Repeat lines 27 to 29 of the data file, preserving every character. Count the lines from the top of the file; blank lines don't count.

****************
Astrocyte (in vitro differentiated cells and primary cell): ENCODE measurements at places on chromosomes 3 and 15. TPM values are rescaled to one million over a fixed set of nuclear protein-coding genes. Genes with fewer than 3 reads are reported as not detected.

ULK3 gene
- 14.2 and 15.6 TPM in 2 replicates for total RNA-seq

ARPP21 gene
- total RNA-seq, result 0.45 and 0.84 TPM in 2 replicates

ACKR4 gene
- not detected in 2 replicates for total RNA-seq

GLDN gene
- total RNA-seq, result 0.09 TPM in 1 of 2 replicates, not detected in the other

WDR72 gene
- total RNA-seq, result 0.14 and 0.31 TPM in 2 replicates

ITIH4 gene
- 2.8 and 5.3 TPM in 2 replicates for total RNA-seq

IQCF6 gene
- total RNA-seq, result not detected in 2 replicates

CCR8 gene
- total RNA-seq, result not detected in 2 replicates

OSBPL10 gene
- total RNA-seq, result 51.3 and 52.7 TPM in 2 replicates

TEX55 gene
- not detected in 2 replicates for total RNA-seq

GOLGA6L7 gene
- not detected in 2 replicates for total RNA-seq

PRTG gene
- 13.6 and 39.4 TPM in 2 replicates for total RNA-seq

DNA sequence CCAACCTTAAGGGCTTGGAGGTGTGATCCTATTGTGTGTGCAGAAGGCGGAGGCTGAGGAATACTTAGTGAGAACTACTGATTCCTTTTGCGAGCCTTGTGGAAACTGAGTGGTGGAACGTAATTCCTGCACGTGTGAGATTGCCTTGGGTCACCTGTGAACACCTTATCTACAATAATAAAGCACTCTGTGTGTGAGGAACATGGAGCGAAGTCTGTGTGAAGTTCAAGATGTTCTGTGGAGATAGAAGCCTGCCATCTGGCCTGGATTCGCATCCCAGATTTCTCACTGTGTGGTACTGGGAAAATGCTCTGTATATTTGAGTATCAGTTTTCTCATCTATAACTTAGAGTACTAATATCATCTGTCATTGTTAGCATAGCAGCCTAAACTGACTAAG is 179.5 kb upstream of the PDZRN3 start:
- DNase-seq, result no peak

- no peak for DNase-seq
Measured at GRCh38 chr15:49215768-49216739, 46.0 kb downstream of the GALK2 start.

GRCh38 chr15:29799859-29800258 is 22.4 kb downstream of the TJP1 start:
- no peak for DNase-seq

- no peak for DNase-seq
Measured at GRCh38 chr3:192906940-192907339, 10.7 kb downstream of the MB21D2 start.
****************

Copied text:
- DNase-seq, result no peak

- no peak for DNase-seq
Measured at GRCh38 chr15:49215768-49216739, 46.0 kb downstream of the GALK2 start.